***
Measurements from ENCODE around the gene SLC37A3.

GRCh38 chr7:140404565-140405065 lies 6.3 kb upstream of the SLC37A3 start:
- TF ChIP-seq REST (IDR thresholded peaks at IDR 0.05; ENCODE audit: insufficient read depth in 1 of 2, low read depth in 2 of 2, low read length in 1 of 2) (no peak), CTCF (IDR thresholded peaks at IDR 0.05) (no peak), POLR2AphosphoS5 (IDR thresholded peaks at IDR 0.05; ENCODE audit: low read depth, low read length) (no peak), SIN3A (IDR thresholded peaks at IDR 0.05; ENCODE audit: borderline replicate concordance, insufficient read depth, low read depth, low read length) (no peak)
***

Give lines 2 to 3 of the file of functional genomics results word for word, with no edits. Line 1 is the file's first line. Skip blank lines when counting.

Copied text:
GRCh38 chr7:140404565-140405065 lies 6.3 kb upstream of the SLC37A3 start:
- TF ChIP-seq REST (IDR thresholded peaks at IDR 0.05; ENCODE audit: insufficient read depth in 1 of 2, low read depth in 2 of 2, low read length in 1 of 2) (no peak), CTCF (IDR thresholded peaks at IDR 0.05) (no peak), POLR2AphosphoS5 (IDR thresholded peaks at IDR 0.05; ENCODE audit: low read depth, low read length) (no peak), SIN3A (IDR thresholded peaks at IDR 0.05; ENCODE audit: borderline replicate concordance, insufficient read depth, low read depth, low read length) (no peak)